Alternate layers of thinly sliced potato, then onion, then grated cheese (usually Cheddar, Cheshire or Lancashire) cooked in a shallow pan, most traditionally with with meat flavours such as beef dripping, or bacon fat, but now commonly with a mixture of butter and oil. Small meat pieces, chopped bacon or corned beef, may be included in some versions, though such might more properly be termed Panakelty. Grilled, or turned over in the pan, when cooked to give a crisp topping.
This dish is now sufficiently popular to have gained the nickname 'Pan hag', but its origin remains entirely obscure. It does not appear in any early cookbooks, nor in the 19th Century glossaries such as 'Northumberland words' (1892) by Richard Heslop nor even in Wright's 1903 'English Dialect Ditionary'. It is often said to have come to prominence in mining communities during the 'hungry' 1930's, but we can find no direct evidence for this. It does, however, seem to be the case that the name became popular following the broadcast of the play 'The Episode of the Pan-haggerty' by FE Doran on the BBC's Northern Service in July 1936.
The name possibly derives from 'hashed' as in 'chopped', or from 'ragged' for its irregular appearance.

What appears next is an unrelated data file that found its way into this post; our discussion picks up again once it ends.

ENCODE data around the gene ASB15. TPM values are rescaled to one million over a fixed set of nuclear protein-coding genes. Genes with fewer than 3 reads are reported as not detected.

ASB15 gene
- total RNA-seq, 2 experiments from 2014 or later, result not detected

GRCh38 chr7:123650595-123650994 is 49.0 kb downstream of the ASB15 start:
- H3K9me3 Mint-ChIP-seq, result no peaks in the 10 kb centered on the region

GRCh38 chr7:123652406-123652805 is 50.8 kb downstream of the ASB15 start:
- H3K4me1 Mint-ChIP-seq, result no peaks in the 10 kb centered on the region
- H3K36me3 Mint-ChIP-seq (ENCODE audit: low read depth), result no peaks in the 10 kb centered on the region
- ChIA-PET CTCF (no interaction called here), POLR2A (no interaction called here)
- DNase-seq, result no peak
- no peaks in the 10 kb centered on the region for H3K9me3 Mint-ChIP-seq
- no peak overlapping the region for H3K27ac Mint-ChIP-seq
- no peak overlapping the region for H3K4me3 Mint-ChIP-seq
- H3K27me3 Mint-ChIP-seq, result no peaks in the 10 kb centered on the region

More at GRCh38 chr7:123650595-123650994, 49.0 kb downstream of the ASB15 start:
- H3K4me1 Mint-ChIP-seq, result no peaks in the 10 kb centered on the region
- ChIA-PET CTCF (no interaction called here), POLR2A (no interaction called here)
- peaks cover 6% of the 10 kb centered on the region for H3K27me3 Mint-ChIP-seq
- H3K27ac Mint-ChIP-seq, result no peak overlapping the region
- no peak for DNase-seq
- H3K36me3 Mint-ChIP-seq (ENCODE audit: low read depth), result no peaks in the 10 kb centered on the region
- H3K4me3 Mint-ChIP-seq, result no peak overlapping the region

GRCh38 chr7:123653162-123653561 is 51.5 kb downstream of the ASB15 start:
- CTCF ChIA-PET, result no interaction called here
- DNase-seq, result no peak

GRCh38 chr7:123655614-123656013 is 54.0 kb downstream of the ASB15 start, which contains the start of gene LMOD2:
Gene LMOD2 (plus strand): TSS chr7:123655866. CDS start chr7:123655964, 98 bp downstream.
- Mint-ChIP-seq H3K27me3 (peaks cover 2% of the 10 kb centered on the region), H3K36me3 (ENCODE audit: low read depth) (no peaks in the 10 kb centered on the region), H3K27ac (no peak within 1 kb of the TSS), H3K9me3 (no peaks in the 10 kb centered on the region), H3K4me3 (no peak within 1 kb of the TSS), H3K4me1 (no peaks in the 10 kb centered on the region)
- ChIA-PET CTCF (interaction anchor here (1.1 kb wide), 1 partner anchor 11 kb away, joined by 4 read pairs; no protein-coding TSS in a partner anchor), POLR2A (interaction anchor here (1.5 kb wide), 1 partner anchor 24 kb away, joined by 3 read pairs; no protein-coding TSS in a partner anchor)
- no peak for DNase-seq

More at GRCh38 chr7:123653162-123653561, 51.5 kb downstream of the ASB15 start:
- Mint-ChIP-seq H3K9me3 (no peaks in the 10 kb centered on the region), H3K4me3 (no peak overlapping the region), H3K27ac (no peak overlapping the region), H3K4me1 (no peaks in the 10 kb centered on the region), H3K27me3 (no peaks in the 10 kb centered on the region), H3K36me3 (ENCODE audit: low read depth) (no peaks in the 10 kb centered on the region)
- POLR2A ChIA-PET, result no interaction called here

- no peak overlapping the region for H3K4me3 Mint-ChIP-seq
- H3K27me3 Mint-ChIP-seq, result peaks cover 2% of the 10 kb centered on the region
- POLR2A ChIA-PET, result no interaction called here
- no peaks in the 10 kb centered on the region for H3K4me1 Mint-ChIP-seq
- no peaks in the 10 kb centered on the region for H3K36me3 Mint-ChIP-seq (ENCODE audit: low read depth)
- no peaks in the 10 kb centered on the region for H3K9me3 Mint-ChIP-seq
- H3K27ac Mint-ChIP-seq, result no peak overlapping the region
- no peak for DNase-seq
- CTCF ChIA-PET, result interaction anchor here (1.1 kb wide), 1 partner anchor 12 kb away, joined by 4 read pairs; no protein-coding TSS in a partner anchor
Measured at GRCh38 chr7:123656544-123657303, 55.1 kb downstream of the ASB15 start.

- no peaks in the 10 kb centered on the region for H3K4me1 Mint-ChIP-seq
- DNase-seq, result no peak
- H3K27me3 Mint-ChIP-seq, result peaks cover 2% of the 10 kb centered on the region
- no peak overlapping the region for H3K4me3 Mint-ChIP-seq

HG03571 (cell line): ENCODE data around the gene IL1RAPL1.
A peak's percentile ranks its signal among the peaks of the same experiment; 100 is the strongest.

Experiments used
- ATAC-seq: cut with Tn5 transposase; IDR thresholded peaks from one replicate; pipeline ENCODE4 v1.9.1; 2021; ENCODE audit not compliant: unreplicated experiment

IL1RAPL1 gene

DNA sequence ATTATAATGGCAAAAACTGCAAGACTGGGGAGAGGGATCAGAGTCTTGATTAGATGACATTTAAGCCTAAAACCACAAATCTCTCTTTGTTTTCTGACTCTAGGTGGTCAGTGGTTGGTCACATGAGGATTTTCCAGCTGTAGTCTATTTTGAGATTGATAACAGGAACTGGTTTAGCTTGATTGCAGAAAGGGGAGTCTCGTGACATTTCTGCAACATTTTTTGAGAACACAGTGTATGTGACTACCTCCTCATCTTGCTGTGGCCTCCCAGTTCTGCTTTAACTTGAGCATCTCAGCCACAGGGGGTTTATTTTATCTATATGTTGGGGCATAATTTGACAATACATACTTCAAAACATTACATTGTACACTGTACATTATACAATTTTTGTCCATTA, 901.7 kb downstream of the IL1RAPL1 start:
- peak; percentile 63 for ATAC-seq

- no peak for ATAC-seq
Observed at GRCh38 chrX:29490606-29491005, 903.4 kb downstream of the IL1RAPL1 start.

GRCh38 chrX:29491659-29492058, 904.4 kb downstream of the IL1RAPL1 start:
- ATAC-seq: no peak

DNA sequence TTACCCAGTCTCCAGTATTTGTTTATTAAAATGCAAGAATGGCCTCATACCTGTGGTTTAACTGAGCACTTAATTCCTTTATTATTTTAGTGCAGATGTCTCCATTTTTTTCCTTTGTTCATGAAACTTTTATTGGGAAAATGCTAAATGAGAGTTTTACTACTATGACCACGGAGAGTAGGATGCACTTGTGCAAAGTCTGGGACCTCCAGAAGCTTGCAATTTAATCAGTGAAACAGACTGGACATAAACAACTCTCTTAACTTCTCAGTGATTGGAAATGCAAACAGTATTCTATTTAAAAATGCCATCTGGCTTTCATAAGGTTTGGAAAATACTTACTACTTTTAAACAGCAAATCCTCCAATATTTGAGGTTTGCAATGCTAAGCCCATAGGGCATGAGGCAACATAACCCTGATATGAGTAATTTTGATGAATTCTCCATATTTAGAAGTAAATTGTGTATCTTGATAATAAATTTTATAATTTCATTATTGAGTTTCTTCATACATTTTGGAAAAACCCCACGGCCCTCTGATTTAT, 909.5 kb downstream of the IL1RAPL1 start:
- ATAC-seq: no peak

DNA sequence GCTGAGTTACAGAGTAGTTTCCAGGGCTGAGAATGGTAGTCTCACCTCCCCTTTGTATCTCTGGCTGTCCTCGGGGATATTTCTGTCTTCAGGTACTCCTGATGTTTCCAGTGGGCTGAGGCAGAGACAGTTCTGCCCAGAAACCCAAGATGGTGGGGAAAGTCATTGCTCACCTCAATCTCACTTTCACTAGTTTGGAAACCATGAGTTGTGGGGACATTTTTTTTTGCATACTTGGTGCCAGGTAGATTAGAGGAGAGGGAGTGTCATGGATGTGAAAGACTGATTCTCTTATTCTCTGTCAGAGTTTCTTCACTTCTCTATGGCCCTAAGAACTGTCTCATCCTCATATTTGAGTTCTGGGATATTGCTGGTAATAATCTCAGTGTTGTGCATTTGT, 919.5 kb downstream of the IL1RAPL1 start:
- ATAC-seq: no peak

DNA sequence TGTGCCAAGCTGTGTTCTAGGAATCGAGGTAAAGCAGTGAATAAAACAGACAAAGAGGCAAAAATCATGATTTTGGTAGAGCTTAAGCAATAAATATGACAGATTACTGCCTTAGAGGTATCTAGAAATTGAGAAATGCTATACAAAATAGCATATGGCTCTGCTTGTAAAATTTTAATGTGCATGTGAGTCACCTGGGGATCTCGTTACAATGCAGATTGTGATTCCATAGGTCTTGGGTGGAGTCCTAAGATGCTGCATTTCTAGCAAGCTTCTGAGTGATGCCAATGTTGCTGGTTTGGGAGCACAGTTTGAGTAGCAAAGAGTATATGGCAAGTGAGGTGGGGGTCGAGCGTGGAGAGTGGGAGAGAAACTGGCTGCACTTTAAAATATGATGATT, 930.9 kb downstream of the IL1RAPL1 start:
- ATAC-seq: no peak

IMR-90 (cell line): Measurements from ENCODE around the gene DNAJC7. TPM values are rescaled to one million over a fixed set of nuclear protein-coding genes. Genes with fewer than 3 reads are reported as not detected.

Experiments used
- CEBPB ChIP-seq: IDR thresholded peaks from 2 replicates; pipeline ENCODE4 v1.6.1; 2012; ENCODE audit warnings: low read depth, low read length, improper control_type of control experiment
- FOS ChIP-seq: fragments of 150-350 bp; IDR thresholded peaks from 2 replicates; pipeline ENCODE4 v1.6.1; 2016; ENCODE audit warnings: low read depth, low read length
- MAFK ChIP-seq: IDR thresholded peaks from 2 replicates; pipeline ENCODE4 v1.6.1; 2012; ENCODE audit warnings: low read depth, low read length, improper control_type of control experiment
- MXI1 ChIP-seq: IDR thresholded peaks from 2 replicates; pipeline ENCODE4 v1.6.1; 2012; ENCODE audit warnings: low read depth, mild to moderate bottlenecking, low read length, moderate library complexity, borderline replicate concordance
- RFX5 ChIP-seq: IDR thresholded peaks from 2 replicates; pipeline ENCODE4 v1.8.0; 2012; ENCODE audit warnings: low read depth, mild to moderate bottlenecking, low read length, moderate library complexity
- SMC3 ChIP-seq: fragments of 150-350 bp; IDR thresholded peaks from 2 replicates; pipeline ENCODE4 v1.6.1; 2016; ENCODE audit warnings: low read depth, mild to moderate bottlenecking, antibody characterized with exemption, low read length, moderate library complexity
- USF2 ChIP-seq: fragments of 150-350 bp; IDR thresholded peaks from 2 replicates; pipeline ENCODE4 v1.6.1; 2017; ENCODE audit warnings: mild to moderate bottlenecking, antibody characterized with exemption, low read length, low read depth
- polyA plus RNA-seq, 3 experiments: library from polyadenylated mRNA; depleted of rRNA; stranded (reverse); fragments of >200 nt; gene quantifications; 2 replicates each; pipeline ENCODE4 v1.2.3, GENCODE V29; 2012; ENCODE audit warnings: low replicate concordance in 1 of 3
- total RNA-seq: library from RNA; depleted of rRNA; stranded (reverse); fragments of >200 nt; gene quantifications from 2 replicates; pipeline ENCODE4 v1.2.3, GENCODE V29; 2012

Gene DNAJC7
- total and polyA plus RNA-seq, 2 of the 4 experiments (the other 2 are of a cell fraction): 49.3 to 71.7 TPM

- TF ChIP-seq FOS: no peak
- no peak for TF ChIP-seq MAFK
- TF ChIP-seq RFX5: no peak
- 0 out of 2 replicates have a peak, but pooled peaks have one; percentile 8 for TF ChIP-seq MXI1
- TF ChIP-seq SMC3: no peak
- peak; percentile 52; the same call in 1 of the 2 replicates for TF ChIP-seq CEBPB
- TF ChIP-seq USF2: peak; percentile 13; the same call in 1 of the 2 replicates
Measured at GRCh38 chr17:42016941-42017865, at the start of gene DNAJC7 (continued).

Just like the very similar French 'gratin' there is a distinct tradition that Panhaggerty should always be served from the vessel it was cooked in, and 'panhin', is an old English word for a small cooking pan.
Original Receipt in the 'Nottingham Evening Post' - Thursday 5 March 1936
NORTHUMBRIAN PAN HAGGERTY: Slice a pound of peeled potatoes and half pound of skinned onions thinly and grate four ounces of cheese. Melt a little fat in a hot frying pan, spread with half tho potatoes, cover with the onions, add the cheese, sprinkle with pepper and salt, and put the remainder of the potatoes on the top. Fry over slow heat till the vegetables are just cooked, brown the top potatoes under the grill, turn on to a warm dish, and serve at once. In the old days the top was browned before open fire.
See also: Panakelty
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